Facebook Twitter Google Plus Vimeo Youtube Feed Feedburner

ROS LBoard 1

Stop charade over 1MDB scandal, Kit Siang tells MACC

 | September 22, 2017

Saying a decisive move over 1MDB will send a strong message against graft to everyone, the veteran MP hopes the Malaysian Anti-Corruption Commission will not allow itself to be used by the Executive to punish opponents.

lim-kit-siang_1mdb_sprm_600

KUALA LUMPUR: Lim Kit Siang has reminded the Malaysian Anti-Corruption Commission that despite its aggressive stance against corruption, it has yet to act on the humongous 1MDB fiasco.

The anti-corruption body is not seeing the elephant in the room, even though it is going on a graft education campaign called the Kembara Jelajah Anti-Rasuah Konvoi 2017 with the slogan “Say No to Corruption”.

Noting that in many countries, anti-corruption commissions were being used by corrupt governments to punish opponents, the DAP parliamentary leader hoped the MACC would not allow itself to be similarly used.

Speaking at a DAP kopitiam dialogue in Pekan Nenas last night, the DAP veteran said the campaign slogan should be changed from “Say No to Corruption” to “Say No to 1MDB scandal”.

Lim gave five reasons for this: Firstly, the 1MDB scandal was the country’s largest financial scandal in history.

Secondly, Lim said, it had turned Malaysia overnight into a “global kleptocracy”.

Thirdly, the “Say No to 1MDB scandal” slogan would embrace “Say No to Corruption” but the “Say No to Corruption” slogan did not include “Say No to 1MDB scandal”, he said.

Fourthly, the MP for Gelang Patah said, there was no single issue which would as forcefully and powerfully send out the message to Malaysians and the world that the MACC was serious about fighting corruption than to launch an all-out battle against the 1MBD scandal.

“Fifthly, so long as MACC does not directly address the 1MDB scandal, it will never get the trust and confidence of Malaysians and the world that it has finally come of age and become a truly professional world-class anti-corruption agency dedicated to the war against corruption ‘without fear or favour’ of the powers-that-be.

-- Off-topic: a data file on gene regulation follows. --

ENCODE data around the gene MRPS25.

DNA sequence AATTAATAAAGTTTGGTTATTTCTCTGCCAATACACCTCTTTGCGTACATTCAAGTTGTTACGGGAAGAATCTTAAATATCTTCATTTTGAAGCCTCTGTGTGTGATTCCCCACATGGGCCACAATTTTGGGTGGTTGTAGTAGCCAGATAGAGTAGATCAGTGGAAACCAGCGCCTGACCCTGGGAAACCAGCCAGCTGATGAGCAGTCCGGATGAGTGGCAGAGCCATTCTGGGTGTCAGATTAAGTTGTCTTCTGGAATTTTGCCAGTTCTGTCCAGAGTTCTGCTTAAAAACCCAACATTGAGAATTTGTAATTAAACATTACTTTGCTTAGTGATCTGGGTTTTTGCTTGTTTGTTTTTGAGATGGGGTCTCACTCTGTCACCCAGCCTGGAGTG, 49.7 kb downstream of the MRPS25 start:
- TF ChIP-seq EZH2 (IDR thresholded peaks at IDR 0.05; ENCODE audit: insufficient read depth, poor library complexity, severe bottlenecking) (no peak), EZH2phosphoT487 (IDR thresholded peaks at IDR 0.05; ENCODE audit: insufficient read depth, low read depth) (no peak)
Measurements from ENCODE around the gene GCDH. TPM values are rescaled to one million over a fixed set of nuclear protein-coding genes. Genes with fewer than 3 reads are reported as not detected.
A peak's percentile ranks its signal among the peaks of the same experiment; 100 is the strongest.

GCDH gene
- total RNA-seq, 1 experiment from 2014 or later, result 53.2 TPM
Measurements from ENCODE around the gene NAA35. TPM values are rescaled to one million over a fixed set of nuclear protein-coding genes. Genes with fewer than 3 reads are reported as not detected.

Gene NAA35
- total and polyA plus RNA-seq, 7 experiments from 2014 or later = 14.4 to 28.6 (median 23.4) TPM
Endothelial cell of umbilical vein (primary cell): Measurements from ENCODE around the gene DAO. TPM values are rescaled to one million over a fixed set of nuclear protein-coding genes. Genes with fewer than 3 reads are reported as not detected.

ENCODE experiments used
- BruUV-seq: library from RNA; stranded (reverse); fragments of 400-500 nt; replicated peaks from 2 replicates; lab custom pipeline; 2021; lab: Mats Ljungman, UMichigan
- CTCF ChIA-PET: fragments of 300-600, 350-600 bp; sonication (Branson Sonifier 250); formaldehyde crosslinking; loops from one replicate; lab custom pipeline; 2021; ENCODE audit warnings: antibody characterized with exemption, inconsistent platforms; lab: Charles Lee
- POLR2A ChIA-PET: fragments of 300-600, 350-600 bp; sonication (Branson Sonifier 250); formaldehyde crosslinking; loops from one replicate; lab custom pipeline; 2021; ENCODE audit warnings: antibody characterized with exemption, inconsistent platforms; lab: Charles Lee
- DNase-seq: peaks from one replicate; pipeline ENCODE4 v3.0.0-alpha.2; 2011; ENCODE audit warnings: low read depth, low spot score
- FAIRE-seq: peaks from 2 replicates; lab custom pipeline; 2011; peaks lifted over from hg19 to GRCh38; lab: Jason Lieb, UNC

Lim said the 1MDB scandal would be Malaysia’s “badge of shame” so long as the government and the various national institutions, including Parliament, the Judiciary, the Attorney-General’s Chambers, the police and the MACC “keep up the charade that while the 1MDB scandal continues to hog international headlines with new twists, turns and developments all over the world, there is no 1MDB scandal within the four walls of Malaysia”.

“Such a charade may succeed before globalisation and the information era, but it is just fool-hardy, myopic and downright foolish to keep up such pretences in the modern world.”

Lim said a new book on corruption and kleptocracy in the world detailed how nations had set up anti-corruption commissions as part of their lip-service commitment to fight corruption.

“This new book, The Corruption Cure by Robert Rotberg, pointed out that anti-corruption commissions are no panacea to end the problem of corruption. In fact, in many countries, anti-corruption commissions have been worse than ineffective as they have been ‘weaponised to punish opponents of corrupt regimes’.

“The Malaysian Anti-Corruption Commission must not be co-opted by the Executive to play such a role, and this is why it must be in the vanguard to  “Say No to 1MDB scandal” if it wants to convince Malaysians and the world that it is leading the anti-corruption battle of “Say No to Corruption” in Malaysia.”


Comments

Readers are required to have a valid Facebook account to comment on this story. We welcome your opinions to allow a healthy debate. We want our readers to be responsible while commenting and to consider how their views could be received by others. Please be polite and do not use swear words or crude or sexual language or defamatory words. FMT also holds the right to remove comments that violate the letter or spirit of the general commenting rules.

The views expressed in the contents are those of our users and do not necessarily reflect the views of FMT.

Comments